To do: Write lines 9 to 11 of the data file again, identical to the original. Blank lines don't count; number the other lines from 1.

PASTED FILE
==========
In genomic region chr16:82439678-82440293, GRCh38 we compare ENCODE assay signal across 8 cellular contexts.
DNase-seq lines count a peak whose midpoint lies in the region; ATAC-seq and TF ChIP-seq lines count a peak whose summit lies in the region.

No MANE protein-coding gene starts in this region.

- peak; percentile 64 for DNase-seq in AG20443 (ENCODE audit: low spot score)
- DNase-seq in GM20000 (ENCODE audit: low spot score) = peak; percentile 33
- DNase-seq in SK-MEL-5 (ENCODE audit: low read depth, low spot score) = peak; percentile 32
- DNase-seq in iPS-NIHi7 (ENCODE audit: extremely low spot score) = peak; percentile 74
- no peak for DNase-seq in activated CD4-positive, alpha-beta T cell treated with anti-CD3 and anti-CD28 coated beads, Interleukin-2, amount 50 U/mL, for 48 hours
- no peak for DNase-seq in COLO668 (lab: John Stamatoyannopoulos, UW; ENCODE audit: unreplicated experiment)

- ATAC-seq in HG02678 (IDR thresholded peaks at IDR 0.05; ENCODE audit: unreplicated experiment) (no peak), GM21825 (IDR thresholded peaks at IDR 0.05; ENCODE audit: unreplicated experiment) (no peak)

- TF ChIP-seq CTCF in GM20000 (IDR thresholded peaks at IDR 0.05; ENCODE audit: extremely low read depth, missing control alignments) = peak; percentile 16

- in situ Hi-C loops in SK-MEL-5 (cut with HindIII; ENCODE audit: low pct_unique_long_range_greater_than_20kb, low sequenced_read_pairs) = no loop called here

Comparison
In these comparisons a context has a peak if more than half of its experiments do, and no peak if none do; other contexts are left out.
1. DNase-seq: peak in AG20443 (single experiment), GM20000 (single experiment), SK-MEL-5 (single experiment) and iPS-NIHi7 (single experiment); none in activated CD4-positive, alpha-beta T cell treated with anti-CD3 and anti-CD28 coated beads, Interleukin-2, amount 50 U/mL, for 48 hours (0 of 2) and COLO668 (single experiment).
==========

- no peak for DNase-seq in COLO668 (lab: John Stamatoyannopoulos, UW; ENCODE audit: unreplicated experiment)

- ATAC-seq in HG02678 (IDR thresholded peaks at IDR 0.05; ENCODE audit: unreplicated experiment) (no peak), GM21825 (IDR thresholded peaks at IDR 0.05; ENCODE audit: unreplicated experiment) (no peak)

- TF ChIP-seq CTCF in GM20000 (IDR thresholded peaks at IDR 0.05; ENCODE audit: extremely low read depth, missing control alignments) = peak; percentile 16